There is no more derogatory name in English for Indian people than the name Redskins. And the Redskins is a prominent image right here in the nation’s capital that goes by unnoticed. Because we are an invisible population, the racism against us is also invisible for the most part.
You don’t see sports teams called the White Trash, the Black Chicks, the Jew Boys, or the Jack Mormons. And if we did see that, it wouldn’t be for long, you can be sure of that.
Why can’t we use the Columbus quincentenary to celebrate American diversity and the contributions of all, Europeans and Native Americans alike?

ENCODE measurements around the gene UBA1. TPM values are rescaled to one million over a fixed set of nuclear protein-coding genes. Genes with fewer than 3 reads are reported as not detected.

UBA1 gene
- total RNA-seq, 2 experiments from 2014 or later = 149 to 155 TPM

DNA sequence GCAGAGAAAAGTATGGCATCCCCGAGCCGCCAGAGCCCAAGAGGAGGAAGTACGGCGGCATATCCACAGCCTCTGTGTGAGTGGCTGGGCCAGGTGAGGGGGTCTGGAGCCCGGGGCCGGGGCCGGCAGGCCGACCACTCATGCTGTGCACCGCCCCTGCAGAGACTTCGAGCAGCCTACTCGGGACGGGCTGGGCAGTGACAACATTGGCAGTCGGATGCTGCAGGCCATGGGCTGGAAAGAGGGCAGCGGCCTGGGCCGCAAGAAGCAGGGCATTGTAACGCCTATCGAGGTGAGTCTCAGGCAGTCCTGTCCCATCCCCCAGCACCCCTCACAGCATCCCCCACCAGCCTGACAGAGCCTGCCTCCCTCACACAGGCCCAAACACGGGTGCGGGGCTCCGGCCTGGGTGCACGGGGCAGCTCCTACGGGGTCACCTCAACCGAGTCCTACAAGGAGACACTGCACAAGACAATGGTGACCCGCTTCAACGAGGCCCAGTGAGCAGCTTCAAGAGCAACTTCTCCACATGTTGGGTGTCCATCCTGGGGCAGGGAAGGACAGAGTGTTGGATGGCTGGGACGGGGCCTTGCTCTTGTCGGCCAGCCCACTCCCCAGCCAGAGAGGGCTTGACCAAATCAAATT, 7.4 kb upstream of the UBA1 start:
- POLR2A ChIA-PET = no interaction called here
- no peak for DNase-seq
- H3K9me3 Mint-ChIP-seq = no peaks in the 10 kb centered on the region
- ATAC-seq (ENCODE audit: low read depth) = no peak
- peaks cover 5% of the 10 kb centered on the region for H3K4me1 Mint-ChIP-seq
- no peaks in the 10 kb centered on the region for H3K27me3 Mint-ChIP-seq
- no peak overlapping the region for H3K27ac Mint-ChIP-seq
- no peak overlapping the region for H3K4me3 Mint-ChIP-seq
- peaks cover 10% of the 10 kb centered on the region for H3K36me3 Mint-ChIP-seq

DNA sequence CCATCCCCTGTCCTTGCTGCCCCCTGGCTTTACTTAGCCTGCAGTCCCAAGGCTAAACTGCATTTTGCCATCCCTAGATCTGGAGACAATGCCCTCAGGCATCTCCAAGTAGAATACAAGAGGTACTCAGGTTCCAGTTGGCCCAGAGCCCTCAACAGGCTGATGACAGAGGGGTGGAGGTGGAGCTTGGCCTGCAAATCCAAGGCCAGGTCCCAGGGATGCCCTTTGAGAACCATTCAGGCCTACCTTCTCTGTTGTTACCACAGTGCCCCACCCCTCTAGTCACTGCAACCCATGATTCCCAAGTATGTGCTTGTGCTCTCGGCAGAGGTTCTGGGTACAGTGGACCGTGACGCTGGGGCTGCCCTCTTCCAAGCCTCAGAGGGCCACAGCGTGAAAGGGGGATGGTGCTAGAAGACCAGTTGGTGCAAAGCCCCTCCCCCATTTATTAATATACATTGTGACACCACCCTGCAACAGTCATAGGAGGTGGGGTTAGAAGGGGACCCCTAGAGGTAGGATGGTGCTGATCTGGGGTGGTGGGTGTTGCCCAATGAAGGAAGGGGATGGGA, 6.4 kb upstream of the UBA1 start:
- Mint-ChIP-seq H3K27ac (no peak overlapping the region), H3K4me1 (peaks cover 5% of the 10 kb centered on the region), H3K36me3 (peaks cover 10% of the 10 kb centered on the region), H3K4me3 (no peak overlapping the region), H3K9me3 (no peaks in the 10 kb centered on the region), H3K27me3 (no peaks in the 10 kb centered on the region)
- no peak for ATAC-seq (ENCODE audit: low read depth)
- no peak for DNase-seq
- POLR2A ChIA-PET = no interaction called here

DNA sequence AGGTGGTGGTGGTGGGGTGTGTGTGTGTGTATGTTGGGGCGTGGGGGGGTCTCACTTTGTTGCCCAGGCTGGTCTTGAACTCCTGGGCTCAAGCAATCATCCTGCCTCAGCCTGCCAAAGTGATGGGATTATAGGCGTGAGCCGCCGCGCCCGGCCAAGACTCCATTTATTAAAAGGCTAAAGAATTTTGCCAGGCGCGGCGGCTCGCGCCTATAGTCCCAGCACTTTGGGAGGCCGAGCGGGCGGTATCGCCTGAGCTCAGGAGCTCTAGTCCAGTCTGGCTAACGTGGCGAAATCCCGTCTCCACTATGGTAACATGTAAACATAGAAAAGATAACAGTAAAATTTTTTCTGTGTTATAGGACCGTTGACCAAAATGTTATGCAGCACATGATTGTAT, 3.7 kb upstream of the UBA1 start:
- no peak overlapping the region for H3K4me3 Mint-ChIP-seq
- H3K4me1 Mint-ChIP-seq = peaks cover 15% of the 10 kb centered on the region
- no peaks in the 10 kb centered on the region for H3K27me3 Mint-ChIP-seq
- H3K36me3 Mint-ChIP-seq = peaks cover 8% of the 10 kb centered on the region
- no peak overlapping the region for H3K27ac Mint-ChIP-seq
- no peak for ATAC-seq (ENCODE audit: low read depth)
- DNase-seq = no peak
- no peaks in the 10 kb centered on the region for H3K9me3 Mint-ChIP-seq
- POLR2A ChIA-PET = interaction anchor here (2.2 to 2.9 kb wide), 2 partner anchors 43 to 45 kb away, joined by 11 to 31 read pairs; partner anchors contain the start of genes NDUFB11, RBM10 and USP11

There will be lots of people who will be putting forth the perspective of rah rah Columbus, rah rah Western Civilization. Our perspective is putting forth native peoples’ views on our past and present. We also want to get into the public consciousness the notion that we actually have a future on this planet. This is something missed by even what is hailed as the most progressive of American movies, Dances with Wolves.
We’re more interested in the 500 years before Columbus and what will go on in the next 500 years. The truth of the intervening 500 years is really known in the hearts of people worldwide, even though the particulars have been obscured by a cotton-candy version of history.
Aren’t some of the criticisms of Columbus just substituting Native-centrism for Euro-centrism?